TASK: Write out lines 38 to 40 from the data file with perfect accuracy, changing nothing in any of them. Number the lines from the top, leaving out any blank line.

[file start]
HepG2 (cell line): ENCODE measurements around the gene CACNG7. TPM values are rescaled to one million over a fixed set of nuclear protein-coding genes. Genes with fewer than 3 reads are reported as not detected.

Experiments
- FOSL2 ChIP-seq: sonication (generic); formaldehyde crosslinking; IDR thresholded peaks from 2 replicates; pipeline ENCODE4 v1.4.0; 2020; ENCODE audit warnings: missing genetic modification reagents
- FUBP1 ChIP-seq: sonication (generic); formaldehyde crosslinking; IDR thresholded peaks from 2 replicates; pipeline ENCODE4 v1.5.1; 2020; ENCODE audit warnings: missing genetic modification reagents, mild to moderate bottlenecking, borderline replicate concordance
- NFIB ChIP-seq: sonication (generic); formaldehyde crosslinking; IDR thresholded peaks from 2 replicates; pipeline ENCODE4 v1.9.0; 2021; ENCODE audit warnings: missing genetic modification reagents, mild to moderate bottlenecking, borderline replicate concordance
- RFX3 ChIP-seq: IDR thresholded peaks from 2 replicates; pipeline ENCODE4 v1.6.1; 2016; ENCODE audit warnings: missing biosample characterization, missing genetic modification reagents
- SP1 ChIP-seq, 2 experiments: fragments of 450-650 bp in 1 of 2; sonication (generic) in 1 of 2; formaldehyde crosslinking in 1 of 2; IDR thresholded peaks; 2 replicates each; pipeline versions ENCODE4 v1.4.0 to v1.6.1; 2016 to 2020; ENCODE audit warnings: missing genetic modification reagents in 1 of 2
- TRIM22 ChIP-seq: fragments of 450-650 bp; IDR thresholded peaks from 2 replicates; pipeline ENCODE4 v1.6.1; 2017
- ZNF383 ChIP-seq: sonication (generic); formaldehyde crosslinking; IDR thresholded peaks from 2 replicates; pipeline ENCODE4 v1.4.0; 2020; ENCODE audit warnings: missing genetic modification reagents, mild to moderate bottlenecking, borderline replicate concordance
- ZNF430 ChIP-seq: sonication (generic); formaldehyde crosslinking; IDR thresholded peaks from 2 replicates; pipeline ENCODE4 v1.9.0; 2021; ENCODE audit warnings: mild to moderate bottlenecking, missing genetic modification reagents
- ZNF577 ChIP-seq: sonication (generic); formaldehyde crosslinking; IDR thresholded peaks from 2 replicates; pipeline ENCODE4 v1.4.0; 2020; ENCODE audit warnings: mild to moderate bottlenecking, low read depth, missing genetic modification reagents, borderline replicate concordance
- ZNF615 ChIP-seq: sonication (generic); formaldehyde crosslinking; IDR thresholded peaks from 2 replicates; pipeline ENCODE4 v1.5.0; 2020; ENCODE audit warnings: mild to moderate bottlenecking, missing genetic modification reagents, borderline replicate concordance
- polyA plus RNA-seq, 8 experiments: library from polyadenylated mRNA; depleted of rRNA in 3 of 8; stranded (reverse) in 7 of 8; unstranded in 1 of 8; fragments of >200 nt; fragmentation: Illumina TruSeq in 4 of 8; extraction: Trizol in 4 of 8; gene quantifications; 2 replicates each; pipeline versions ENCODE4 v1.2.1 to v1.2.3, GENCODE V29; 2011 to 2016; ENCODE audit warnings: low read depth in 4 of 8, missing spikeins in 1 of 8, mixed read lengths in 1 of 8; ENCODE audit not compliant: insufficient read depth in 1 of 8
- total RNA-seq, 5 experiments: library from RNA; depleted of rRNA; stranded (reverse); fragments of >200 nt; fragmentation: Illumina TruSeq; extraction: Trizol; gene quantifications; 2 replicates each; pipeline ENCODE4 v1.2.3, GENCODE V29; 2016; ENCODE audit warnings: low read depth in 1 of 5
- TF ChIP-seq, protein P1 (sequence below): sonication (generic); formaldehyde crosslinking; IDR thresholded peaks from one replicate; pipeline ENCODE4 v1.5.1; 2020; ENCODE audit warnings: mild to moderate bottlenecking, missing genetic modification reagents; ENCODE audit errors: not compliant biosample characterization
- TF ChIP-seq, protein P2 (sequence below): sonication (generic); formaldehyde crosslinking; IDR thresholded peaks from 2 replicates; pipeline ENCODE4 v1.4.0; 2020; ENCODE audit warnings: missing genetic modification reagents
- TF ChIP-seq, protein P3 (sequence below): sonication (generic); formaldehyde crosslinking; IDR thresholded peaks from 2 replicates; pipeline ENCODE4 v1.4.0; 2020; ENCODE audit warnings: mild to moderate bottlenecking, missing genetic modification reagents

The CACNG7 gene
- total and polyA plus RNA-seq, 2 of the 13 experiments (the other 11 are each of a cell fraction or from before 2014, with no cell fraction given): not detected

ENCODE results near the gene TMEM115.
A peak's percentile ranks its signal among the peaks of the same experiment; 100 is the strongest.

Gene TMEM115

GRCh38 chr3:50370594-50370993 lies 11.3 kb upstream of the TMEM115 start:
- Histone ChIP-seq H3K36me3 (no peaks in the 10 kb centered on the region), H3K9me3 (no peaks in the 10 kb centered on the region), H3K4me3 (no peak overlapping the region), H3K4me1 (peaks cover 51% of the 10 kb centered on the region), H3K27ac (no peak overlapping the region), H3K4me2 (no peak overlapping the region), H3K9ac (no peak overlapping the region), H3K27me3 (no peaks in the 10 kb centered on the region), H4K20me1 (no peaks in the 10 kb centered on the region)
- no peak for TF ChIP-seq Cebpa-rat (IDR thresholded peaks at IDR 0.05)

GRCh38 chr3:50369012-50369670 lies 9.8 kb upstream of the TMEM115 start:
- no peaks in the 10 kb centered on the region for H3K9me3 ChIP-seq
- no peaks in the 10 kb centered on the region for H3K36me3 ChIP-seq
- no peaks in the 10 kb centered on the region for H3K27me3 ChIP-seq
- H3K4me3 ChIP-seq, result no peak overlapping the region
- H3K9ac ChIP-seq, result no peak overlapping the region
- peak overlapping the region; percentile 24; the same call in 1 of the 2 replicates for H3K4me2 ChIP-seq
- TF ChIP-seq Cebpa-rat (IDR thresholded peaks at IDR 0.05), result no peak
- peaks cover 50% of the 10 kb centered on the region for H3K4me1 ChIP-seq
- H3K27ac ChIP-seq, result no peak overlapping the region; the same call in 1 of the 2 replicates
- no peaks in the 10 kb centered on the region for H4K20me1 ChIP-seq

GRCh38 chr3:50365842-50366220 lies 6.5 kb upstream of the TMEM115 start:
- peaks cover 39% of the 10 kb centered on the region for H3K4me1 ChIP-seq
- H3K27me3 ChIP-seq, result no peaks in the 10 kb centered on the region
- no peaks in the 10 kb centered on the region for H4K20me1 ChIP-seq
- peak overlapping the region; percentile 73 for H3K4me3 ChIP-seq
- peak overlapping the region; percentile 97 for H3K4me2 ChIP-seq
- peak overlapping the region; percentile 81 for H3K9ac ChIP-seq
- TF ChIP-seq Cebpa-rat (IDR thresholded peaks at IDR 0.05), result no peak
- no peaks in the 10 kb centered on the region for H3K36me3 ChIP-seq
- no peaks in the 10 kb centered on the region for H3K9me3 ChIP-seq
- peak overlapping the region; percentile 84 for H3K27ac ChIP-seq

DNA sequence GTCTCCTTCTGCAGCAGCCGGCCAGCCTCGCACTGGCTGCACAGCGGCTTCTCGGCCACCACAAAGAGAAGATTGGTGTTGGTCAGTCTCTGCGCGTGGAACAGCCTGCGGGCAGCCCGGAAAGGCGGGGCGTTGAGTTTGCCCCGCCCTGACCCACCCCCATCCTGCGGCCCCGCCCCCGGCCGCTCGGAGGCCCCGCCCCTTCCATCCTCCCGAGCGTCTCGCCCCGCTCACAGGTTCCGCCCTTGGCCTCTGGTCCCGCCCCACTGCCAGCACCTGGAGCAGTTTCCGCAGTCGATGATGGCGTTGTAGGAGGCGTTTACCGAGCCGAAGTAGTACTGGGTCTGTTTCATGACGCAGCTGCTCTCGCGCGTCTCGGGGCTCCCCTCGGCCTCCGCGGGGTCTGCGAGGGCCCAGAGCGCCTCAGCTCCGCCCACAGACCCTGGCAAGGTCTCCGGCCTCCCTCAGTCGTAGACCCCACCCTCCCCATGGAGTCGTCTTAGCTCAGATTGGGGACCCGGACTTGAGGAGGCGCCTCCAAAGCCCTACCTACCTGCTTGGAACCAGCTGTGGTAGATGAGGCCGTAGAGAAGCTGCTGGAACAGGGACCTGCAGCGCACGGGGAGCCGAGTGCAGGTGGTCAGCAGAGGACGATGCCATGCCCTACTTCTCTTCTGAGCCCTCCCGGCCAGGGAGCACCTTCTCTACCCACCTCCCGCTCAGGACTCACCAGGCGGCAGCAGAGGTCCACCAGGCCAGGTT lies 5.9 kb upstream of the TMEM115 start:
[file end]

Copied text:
- peaks cover 39% of the 10 kb centered on the region for H3K4me1 ChIP-seq
- H3K27me3 ChIP-seq, result no peaks in the 10 kb centered on the region
- no peaks in the 10 kb centered on the region for H4K20me1 ChIP-seq